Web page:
... will surely find a way to either a) cripple something like this or b) charge for it. Or worse, do their standard bass-ackwards job of crippling it, like they manage to do with every other firmware and interface they "design" (and I use that term loosely) so it's constantly sloshing and having balls bounce around inside of it.

LOL (0)

Anonymous Coward | more than 6 years ago | (#21504549)

"simulating balls rattling around inside a box"

That line makes me laugh for some reason. I know, I know. Immature Slashdotter, blah, blah, blah...

Juice (2, Funny)

Radon360 (951529) | more than 6 years ago | (#21504617)

I guess this puts a new spin on the colloquialism of how much "juice" is left in a battery.

Great Idea! (0)

Anonymous Coward | more than 6 years ago | (#21504623)

When I'm concerned the battery's low, I'll be SO glad that checking it takes more power than before... Rather than peaking at an LCD number, it'll use more power making sound and vibrating! And it will make more noise than it ever did before - silence really gives me the creeps.

Progress, isn't it great!

Battery life (2, Insightful)

zokier (1049754) | more than 6 years ago | (#21504637)

This would kill battery life of a device, cellphones are already at only few days of usage. Lets just add a gimmicky effect that needs more battery. 'Oh how much do I have battery left? *shake* None, anymore anyways...'

peoples' eyes reveal their content (0)

Anonymous Coward | more than 6 years ago | (#21504649)

no gadgets required. nor does one need to shake/rattle them to find out what's inside. just look in their eyes

Battery life isn't important for me: thanks USB (2, Interesting)

dada21 (163177) | more than 6 years ago | (#21504651)

Thanks to the mini-USB connector on my phone, battery life is completely not important to me. In the car, I charge my phone. At work or at a client's, I plug it into a laptop or PC. If I am desperate, I have a little USB hand crank that can power my phone for 20 minutes with about 3 minutes of cranking.

When cell phones had proprietary connectors that changed with each new model, battery life was maybe #3 on my list of important features. Now I don't even think of it. I can not recall a day in the past year when I had less than 60% battery life (even with WiFi and Bluetooth enabled on my HTC Trinity).

Is it really a big deal for a lot of people? Where are you that you can't plug in, even if just for 10-15 minutes to top off your battery?

Re:Battery life isn't important for me: thanks USB (0)

Anonymous Coward | more than 6 years ago | (#21505109)

Hmmm... a hand crank cell phone charger, that sounds very useful. I just went and researched getting one for my phone because I had not thought about that possibility.

Usually cell phone charge is not a problem because, like most portable devices, I charge it every night and I usually use it far less than talk time on a charge. On the other hand, I have had multiple occasions where I was on a long train/bus trip and wanted to talk on the phone but couldn't because my phone only gets about 2 hours of talk time, and I needed my phone working in case I needed to call whoever I was meeting at my destination. In those situations, having to crank while talking would not be an inconvenience at all.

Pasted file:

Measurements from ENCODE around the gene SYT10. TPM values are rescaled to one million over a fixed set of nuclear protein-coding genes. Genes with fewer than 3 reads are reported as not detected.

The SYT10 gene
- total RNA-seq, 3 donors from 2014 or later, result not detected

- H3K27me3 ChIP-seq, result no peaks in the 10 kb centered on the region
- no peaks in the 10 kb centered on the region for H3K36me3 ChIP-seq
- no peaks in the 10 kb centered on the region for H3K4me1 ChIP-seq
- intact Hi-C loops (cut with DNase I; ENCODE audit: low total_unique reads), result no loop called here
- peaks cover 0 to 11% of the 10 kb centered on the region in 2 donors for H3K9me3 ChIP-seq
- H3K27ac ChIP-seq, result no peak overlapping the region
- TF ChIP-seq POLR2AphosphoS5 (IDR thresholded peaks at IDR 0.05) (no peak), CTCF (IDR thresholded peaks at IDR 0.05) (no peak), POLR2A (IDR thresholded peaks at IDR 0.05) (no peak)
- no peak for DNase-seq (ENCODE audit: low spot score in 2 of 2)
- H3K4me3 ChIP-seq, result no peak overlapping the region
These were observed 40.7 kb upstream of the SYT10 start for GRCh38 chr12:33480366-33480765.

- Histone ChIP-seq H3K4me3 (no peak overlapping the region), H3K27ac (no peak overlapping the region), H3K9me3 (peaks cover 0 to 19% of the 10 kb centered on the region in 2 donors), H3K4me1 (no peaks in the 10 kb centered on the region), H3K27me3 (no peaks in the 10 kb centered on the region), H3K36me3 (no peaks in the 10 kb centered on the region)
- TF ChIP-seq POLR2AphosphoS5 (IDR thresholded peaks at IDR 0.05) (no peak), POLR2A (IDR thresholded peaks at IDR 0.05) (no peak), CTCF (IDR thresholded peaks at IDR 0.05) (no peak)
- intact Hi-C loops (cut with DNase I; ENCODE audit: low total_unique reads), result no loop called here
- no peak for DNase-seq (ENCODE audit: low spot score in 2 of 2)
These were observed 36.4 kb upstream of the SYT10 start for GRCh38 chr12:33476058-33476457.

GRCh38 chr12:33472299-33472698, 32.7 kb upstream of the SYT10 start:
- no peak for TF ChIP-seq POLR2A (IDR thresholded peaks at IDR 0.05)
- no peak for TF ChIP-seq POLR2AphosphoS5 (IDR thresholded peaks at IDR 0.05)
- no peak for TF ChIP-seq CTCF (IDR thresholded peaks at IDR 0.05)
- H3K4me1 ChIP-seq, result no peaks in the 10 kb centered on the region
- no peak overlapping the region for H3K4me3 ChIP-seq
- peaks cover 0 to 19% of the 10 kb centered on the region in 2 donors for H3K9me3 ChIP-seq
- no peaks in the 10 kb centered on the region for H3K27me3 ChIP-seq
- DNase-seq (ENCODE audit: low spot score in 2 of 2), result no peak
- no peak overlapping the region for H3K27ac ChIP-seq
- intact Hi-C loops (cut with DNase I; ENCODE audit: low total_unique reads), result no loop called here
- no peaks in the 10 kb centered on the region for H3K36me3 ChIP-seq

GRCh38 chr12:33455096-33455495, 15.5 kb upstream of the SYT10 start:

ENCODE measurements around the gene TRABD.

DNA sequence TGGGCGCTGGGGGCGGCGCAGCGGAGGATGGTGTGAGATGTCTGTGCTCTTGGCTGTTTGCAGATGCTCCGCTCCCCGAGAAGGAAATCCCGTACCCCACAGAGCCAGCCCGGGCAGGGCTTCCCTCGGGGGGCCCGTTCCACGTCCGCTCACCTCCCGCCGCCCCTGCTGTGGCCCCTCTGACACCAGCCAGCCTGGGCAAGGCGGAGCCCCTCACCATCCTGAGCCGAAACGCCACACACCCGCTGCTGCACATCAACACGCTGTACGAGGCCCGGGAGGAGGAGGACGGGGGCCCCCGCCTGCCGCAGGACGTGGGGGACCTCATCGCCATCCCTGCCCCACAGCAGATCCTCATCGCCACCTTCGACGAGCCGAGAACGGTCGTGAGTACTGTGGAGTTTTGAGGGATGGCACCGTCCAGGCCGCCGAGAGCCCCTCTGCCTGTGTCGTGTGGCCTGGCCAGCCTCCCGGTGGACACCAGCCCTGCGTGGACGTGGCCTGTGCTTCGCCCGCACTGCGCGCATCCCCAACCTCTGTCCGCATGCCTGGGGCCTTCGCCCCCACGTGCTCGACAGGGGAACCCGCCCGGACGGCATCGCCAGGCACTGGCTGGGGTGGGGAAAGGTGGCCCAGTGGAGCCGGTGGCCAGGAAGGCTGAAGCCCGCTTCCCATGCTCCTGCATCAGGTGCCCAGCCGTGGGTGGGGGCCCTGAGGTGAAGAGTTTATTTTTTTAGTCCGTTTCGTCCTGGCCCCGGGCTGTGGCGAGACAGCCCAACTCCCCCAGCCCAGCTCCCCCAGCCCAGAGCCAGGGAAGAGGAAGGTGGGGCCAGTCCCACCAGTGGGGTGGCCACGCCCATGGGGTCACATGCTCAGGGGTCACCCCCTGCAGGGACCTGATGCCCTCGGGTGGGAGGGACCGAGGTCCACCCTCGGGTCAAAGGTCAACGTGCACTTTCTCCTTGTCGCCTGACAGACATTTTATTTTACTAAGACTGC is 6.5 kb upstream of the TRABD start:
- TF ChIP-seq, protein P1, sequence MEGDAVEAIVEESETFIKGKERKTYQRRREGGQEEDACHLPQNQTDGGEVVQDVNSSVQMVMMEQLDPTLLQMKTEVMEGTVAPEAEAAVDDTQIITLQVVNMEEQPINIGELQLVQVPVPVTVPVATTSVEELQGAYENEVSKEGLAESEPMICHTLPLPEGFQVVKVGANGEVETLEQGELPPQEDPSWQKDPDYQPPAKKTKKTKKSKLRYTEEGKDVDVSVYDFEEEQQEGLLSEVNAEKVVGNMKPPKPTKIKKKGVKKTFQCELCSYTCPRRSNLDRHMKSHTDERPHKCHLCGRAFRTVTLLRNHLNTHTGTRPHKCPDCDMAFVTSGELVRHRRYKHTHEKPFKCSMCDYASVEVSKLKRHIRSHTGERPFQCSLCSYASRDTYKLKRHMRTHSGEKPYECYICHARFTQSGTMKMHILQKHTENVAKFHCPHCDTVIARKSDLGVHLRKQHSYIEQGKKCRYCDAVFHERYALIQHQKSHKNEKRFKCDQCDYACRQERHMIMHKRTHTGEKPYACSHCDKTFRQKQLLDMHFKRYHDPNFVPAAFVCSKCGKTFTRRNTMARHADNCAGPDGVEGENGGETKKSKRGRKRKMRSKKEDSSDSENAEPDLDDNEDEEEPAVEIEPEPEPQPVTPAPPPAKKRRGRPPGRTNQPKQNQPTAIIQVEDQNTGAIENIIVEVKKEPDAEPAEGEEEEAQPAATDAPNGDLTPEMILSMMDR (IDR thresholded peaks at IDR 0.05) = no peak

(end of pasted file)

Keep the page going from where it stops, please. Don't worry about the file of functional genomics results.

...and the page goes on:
(posting anon because I already moderated)

Re:Battery life isn't important for me: thanks USB (1)

Nephrite (82592) | more than 6 years ago | (#21505287)

And I thought "mobile" means "which may move around", and not "being tethered to a power outlet"

Re:Battery life isn't important for me: thanks USB (1)

aadvancedGIR (959466) | more than 6 years ago | (#21505647)

Fortunately, the new Li-Ion batteries handle that quite OK, with older tech, you would have ruined your battery within a year by partially reloading it that often.

Patent? (1)

Traa (158207) | more than 6 years ago | (#21504681)

Sorry, didn't RTFA, but did they patent this cute idea? It sounds like fun, something that I might want on my cellphone even. Willing to pay for it, but as a developer for a large cellphone component maker I could probably create this application myself. If the idea is patented, and from what I have heard from patent lawyers this sounds rather patentable, it would prevent a quick and widespread adoption. The biggest problem is that though the idea is innovative, it is hardly remarkable. It falls into the category of "we thought of it first", rather then "we spend a huge budget on research to come up with this innovation for which we need some exclusive time in the market to recoup our cost and make a reasonable profit".

Couple of musings... (2, Funny)

stoofa (524247) | more than 6 years ago | (#21504719)

How much battery power is consumed in producing the sloshing noise to tell me how much battery power is left? And if you have unread messages while checking the battery power will you get balls sloshing around in the liquid? And would the smaller messages float?

Cool, but how about accurate battery life? (2, Interesting)

dpbsmith (263124) | more than 6 years ago | (#21504801)

While this is very cool, it does bring up a pet peeve of mine: why can't devices show accurate battery life?

Currently, all battery charge indicators are wildly nonlinear and grossly inaccurate.